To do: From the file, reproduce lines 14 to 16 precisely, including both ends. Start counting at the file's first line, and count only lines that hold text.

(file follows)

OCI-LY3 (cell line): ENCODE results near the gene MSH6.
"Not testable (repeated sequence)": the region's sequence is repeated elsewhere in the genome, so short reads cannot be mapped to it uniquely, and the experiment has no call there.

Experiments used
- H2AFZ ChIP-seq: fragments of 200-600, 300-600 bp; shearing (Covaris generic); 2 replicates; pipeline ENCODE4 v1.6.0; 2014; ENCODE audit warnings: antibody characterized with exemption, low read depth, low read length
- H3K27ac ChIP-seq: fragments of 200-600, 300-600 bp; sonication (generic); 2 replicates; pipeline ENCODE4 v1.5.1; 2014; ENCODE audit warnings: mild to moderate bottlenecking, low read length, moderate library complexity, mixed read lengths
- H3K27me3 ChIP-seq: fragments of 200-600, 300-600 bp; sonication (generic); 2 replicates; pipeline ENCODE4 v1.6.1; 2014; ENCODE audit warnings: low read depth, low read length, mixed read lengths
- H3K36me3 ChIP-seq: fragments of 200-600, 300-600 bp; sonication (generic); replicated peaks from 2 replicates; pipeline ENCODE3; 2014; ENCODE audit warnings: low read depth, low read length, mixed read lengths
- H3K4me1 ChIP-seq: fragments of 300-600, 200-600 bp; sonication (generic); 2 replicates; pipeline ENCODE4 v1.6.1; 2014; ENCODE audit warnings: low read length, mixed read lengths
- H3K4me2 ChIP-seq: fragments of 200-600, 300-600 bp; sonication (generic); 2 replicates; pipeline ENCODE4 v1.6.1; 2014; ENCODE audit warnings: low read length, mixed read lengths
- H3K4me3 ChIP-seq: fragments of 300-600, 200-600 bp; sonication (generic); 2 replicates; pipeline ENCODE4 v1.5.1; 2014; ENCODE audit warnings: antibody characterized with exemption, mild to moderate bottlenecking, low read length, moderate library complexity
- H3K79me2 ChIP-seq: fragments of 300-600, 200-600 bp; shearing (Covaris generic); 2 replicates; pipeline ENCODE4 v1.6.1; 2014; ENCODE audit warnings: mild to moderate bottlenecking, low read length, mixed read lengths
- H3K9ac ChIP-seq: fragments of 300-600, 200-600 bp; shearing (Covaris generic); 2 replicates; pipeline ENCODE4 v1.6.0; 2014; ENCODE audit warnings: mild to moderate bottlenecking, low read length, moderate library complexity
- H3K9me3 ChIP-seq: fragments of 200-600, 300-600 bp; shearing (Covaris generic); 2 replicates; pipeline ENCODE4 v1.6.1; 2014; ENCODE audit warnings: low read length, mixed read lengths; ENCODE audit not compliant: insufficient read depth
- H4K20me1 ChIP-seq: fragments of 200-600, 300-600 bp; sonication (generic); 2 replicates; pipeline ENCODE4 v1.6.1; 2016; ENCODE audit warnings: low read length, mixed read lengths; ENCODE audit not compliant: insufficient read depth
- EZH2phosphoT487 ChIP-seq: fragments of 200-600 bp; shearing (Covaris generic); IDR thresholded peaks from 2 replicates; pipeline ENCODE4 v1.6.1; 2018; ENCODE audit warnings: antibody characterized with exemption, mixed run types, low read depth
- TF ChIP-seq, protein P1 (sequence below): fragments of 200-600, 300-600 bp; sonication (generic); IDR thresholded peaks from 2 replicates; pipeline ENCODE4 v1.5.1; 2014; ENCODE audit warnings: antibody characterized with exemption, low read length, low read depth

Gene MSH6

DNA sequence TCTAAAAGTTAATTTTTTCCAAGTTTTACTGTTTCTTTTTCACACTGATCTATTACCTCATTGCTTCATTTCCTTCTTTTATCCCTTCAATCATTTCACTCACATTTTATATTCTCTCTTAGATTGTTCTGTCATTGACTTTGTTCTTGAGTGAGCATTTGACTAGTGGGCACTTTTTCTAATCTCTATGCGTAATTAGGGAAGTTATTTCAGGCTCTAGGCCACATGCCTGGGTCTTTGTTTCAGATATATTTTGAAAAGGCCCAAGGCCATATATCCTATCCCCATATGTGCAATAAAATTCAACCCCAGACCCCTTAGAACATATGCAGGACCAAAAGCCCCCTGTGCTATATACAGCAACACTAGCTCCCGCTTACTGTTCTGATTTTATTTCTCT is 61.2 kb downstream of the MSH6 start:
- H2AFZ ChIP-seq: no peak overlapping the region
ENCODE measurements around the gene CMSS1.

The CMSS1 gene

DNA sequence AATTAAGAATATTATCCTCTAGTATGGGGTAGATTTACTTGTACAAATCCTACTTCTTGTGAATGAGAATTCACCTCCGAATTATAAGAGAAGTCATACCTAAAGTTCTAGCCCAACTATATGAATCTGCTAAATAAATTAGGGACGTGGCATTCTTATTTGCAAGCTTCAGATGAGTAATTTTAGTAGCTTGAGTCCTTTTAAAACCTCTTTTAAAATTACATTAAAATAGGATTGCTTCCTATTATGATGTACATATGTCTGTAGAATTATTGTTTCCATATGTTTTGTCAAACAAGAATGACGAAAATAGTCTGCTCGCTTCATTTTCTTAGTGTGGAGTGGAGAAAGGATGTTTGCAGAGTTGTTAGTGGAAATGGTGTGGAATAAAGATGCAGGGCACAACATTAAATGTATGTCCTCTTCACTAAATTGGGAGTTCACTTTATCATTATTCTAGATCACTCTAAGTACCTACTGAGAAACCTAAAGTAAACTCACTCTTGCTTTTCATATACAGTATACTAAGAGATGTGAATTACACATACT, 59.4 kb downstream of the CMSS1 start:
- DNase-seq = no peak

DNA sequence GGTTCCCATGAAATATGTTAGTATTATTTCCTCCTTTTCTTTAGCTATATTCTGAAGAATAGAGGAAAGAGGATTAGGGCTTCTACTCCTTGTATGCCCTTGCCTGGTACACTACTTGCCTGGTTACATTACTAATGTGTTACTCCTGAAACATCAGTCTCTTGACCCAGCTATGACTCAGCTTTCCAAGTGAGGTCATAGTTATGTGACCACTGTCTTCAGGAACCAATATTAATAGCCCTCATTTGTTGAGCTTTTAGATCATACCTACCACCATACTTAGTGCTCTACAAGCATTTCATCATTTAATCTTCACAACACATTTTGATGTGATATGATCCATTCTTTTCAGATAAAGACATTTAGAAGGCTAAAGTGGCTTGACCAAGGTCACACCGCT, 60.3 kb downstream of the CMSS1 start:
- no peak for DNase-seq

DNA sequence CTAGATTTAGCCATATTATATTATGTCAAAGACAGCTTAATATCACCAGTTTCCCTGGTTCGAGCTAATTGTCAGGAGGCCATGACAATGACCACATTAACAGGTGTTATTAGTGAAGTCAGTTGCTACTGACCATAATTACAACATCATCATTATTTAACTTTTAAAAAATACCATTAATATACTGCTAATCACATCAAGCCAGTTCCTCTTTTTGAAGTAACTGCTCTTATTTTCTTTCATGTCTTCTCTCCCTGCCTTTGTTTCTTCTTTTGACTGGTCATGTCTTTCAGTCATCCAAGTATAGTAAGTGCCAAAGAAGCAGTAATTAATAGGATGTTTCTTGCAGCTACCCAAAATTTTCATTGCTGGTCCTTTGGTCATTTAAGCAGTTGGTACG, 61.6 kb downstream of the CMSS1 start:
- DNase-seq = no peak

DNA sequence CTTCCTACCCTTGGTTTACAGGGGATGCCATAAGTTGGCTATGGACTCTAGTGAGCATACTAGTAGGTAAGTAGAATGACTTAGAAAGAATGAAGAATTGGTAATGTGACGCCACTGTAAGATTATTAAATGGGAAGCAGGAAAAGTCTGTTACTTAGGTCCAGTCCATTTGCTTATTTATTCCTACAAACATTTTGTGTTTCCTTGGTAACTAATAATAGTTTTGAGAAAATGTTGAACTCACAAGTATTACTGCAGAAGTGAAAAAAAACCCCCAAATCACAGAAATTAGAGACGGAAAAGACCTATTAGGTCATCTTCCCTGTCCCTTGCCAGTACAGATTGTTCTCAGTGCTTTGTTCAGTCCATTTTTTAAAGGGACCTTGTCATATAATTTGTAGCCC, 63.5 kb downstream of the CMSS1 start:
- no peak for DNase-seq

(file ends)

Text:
- H4K20me1 ChIP-seq: fragments of 200-600, 300-600 bp; sonication (generic); 2 replicates; pipeline ENCODE4 v1.6.1; 2016; ENCODE audit warnings: low read length, mixed read lengths; ENCODE audit not compliant: insufficient read depth
- EZH2phosphoT487 ChIP-seq: fragments of 200-600 bp; shearing (Covaris generic); IDR thresholded peaks from 2 replicates; pipeline ENCODE4 v1.6.1; 2018; ENCODE audit warnings: antibody characterized with exemption, mixed run types, low read depth
- TF ChIP-seq, protein P1 (sequence below): fragments of 200-600, 300-600 bp; sonication (generic); IDR thresholded peaks from 2 replicates; pipeline ENCODE4 v1.5.1; 2014; ENCODE audit warnings: antibody characterized with exemption, low read length, low read depth